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Math Help - Quadratics Question

  1. #1
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    Quadratics Question

    I was wondering if someone would be kind enough to walk me through how to do this problem:

    Describe when the parabola y=-3x(power of 2) + 15x + 42 crosses the x-axis. Confirm your answer by graphing the equation.

    Thank you for the help guys
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  2. #2
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    Note that when a point lies on the x-axis, it has a y-coordinate of 0. So in order to find your roots, we set your quadratic equation equal to 0, i.e.:
    0 = -3x^2 + 15x + 42

    First, divide -3 from both sides since we're going to have to factor and it's much easier to deal with no coefficients in front of the x^{2}:
    0 = x^{2} - 5x - 14

    Now factor the quadratic to get the form: 0 = (x - a)(x-b) and solve for x by setting x - a = 0 and x - b = 0.

    This works because when you multiply 2 numbers to get 0, either one or the other or both are equal to 0. So, setting both terms (x-a) and (x-b) equal to 0 will lead you to your x-values that correspond to the y-intercept.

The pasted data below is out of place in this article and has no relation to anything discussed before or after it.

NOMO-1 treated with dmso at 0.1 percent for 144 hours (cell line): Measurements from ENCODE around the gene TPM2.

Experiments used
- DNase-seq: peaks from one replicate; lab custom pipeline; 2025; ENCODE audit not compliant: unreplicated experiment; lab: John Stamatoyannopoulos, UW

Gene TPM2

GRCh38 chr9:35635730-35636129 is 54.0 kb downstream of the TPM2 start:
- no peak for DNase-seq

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    Thank you!

    So having it in the factored form gives me enough information to graph it as well?

    Well, actually.. I don't quite understand how one would graph this out from just the factored form.
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    Here's a smart way to think about it. You have your two x-intercepts right? This is enough information to find the x-value of your vertex since the quadratic (parabola) is symmetric about it. Your x-value for the vertex should be dead centre between your two x-intercepts.

    Then, plug this x-value back into your original quadratic to find its value. Now, you have your vertex and x-intercepts which is enough to graph it. (You may also want to find the y-intercepts by simply setting x = 0 in your original quadratic).
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  5. #5